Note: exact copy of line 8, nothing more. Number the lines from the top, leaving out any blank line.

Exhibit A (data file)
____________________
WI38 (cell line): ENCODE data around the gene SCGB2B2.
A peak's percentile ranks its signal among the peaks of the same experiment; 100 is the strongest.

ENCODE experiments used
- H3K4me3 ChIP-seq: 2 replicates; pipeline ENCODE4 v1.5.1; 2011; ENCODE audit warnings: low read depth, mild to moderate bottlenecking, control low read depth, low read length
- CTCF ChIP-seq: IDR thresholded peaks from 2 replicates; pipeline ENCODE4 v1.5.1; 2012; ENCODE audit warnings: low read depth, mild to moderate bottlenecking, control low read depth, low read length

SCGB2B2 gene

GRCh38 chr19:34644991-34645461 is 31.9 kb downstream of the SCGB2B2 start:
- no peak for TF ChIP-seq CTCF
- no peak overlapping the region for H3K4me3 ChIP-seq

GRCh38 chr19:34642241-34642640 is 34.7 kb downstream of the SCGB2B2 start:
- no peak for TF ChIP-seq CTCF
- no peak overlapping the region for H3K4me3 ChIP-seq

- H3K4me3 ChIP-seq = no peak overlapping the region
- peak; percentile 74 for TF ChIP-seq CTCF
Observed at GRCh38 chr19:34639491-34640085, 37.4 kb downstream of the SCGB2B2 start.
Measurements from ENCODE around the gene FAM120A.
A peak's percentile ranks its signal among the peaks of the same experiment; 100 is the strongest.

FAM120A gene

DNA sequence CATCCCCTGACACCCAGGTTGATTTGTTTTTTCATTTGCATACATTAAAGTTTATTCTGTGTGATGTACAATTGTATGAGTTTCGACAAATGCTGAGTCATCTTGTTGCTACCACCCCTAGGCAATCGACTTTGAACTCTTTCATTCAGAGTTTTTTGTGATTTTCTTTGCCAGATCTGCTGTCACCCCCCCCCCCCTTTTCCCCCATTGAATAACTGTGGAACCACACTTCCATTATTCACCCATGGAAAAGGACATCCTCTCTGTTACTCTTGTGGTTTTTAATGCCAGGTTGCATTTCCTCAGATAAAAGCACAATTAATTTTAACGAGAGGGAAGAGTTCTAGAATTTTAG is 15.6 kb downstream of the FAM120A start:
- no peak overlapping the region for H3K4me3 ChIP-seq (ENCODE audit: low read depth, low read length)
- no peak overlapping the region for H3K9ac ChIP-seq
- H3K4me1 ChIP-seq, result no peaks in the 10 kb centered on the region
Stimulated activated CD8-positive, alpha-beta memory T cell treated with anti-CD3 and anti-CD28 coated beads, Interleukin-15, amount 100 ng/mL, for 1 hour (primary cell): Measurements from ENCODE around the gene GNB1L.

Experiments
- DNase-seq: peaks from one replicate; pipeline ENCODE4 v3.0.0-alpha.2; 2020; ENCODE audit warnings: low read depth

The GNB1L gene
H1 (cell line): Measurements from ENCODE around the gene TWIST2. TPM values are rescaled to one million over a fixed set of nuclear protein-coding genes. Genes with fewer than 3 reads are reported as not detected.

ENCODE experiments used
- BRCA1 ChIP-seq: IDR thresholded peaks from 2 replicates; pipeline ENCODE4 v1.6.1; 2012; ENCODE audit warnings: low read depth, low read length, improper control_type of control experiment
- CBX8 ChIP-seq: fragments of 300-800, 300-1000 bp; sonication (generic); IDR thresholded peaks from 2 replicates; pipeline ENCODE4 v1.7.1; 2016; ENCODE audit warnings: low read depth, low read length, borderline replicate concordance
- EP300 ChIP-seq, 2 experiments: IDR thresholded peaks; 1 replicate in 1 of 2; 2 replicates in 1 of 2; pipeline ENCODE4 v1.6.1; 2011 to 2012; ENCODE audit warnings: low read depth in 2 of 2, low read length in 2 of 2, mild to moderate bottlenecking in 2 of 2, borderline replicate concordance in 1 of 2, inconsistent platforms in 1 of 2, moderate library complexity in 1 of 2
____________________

- no peak for TF ChIP-seq CTCF